Warren Weinstein, an American development worker, was kidnapped from his home in Lahore, Pakistan, in 2011. Aged 73, he was, according to reports today, killed in an apparent U.S. drone strike in January 2015. Giovanni Lo Porto, an Italian aid worker, was kidnapped from an aid project in eastern Pakistan in 2012. Aged 39, he was killed in the same U.S. operation that took Weinstein’s life.
But these good men are not casualties of America. They’re victims of al-Qaeda, which regards humanity as a pawn for ordained conquest and continues to use the vast ungoverned spaces of western Pakistan to plot murder against the world. We must remember this truth as opponents of the CIA’s drone program make their voices heard.
True, drones are not a perfect tool. They cannot replace human intelligence collection, and U.S. intelligence has suffered from President Obama’s reliance on technology and from his opposition to aggressive rendition and interrogation. Nevertheless, as I’ve explained before, U.S. drones have saved (and continue to save) many lives. While allowing durable intelligence monitoring and access into enemy safe havens without pilot risk, drones avoid the political toxicity of manned flights in foreign territory and are a unique tool for counterterrorism.
Moreover, this threat presence compels al-Qaeda to take immensely complex operational-security measures that limit the group’s freedom of movement and its ability to plan attacks. This is especially true in Pakistan. As Pakistan’s recent release of a senior terrorist leader attests, the U.S. cannot rely on Pakistani intelligence to disrupt plots against American interests. Yemen offers a similar example. There, predictably, Iran and the Sunni monarchies are involved in sectarian warfare, posing new challenges for U.S. security.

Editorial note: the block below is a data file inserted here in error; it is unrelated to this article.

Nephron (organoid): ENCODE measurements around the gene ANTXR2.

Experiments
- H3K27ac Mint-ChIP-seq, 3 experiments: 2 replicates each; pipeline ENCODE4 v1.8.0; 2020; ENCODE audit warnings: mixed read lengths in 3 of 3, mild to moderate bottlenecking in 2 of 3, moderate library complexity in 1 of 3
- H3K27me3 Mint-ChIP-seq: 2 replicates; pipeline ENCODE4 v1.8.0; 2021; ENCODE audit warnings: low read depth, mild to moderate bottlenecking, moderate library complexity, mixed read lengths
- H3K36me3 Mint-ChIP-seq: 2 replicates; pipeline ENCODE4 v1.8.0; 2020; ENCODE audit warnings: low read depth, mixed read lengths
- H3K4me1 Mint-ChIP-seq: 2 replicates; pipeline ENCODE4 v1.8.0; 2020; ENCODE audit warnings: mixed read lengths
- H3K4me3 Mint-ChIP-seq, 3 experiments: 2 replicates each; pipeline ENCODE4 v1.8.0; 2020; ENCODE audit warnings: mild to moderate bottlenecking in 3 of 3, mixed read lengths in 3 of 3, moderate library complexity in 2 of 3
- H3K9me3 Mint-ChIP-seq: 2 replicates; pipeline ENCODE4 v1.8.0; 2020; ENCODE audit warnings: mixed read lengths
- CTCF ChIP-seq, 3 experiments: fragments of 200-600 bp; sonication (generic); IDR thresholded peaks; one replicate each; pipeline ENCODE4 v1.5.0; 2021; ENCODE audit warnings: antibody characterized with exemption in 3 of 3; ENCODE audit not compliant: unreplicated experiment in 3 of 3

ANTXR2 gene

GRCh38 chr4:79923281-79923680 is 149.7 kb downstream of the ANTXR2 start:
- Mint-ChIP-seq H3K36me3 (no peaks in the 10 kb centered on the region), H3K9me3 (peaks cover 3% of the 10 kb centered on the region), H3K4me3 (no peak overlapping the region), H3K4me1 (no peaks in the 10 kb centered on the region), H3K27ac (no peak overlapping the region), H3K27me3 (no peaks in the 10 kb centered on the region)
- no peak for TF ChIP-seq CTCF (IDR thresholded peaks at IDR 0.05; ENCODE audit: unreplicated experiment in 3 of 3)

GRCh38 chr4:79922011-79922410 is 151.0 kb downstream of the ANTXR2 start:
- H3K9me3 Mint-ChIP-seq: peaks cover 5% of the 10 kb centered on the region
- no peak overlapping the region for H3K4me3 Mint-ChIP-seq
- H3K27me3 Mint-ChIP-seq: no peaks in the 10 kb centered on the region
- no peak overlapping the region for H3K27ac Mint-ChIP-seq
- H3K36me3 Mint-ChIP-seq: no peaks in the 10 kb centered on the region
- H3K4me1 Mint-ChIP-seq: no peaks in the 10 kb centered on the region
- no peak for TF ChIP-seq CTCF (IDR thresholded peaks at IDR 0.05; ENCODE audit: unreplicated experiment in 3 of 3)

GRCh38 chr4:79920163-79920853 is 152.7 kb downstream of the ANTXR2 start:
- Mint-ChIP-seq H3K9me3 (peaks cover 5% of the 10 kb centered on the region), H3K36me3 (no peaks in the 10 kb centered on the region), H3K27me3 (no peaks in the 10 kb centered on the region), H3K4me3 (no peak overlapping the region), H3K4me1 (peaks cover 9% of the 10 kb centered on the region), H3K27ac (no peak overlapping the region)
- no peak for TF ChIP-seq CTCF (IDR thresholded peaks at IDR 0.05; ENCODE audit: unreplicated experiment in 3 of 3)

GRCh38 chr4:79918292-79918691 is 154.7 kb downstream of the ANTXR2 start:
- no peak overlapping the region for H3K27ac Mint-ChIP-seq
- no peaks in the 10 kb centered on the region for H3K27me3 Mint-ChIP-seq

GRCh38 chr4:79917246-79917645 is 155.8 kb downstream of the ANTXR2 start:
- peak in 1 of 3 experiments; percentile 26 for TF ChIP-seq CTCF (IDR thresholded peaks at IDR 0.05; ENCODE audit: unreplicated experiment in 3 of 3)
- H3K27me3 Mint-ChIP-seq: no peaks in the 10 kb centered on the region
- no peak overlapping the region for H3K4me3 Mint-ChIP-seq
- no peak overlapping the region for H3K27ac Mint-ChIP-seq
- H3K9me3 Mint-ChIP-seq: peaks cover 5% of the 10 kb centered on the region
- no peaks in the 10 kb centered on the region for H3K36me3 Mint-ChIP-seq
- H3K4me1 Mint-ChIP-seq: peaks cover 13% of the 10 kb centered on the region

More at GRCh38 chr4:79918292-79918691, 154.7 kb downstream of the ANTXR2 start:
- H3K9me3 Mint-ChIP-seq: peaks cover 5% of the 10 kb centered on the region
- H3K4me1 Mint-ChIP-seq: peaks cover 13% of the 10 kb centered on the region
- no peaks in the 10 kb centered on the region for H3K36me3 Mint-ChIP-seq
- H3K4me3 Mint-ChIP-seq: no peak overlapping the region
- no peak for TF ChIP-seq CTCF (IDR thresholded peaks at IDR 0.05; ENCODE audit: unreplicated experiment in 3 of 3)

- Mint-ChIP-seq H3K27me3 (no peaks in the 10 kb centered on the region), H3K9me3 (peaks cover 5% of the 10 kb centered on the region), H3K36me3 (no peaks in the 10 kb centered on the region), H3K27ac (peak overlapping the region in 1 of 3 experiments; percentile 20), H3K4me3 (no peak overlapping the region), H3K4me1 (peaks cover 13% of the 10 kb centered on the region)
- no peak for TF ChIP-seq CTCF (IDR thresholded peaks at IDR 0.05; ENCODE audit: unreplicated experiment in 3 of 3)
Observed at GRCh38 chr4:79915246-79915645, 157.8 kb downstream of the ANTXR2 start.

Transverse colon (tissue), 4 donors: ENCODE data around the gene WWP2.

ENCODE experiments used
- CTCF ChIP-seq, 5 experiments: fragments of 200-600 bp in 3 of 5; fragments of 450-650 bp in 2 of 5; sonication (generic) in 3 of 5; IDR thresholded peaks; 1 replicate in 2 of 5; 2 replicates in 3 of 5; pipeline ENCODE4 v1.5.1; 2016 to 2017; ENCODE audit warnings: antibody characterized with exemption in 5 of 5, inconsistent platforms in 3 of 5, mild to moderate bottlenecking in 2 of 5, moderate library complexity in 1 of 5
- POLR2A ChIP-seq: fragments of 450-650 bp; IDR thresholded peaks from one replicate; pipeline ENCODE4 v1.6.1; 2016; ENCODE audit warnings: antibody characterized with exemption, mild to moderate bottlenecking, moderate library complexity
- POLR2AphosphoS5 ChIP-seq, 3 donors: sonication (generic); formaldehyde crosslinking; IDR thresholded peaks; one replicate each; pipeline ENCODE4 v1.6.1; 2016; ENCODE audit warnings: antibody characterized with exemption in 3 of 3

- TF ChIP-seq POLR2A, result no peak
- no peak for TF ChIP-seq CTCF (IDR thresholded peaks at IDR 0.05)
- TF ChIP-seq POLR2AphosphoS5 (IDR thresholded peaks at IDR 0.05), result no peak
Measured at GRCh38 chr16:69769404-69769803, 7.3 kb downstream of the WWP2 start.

The simple fact is that, absent the CIA drone program, America would lack adequate means of defense against capable and intrinsically evil enemies.
Of course, today’s news isn’t about drones. It’s about two more innocents lost to terrorism. And in that regard, it’s about the bindings that Mr. Weinstein and Mr. Lo Porto shared with the other hostages that al-Qaeda, the Islamic State, and other Salafi-jihadist groups have taken. Like James Foley, Alan Henning, Peter Kassig, Kayla Mueller, and so many others, these men gave their lives in humanity’s service. As President Obama put it, “there could be no starker contrast between these two men and their al-Qaeda captors.” In its own way, the terrorist organization has admitted as much: In an audio message in late 2011, al-Qaeda leader Ayman al-Zawahiri crowed about holding the elderly Weinstein hostage.
Ultimately, this moral dichotomy is at the heart of our struggle. From Paris to Pakistan, it’s a war between humanity and those who would burn humanity for the sake of ordained tyranny. We must not yield.
— Tom Rogan is a writer based in Washington, D.C. He is a panelist on The McLaughlin Group and holds the Tony Blankley chair at the Steamboat Institute.